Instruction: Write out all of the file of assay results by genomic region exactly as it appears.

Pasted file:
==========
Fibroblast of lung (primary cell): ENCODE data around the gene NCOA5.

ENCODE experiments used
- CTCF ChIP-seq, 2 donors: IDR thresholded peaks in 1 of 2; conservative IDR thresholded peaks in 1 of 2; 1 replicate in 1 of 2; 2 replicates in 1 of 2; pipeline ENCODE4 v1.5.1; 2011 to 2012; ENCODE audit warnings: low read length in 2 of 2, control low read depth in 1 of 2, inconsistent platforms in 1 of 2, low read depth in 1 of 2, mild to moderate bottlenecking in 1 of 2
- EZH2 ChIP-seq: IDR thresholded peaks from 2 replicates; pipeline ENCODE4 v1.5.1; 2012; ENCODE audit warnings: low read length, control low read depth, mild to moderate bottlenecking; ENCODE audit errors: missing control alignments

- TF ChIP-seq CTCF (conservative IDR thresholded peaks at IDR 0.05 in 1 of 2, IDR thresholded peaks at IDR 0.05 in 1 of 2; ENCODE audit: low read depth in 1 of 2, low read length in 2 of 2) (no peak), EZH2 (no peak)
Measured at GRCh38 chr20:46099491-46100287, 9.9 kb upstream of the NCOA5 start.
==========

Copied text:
Fibroblast of lung (primary cell): ENCODE data around the gene NCOA5.

ENCODE experiments used
- CTCF ChIP-seq, 2 donors: IDR thresholded peaks in 1 of 2; conservative IDR thresholded peaks in 1 of 2; 1 replicate in 1 of 2; 2 replicates in 1 of 2; pipeline ENCODE4 v1.5.1; 2011 to 2012; ENCODE audit warnings: low read length in 2 of 2, control low read depth in 1 of 2, inconsistent platforms in 1 of 2, low read depth in 1 of 2, mild to moderate bottlenecking in 1 of 2
- EZH2 ChIP-seq: IDR thresholded peaks from 2 replicates; pipeline ENCODE4 v1.5.1; 2012; ENCODE audit warnings: low read length, control low read depth, mild to moderate bottlenecking; ENCODE audit errors: missing control alignments

- TF ChIP-seq CTCF (conservative IDR thresholded peaks at IDR 0.05 in 1 of 2, IDR thresholded peaks at IDR 0.05 in 1 of 2; ENCODE audit: low read depth in 1 of 2, low read length in 2 of 2) (no peak), EZH2 (no peak)
Measured at GRCh38 chr20:46099491-46100287, 9.9 kb upstream of the NCOA5 start.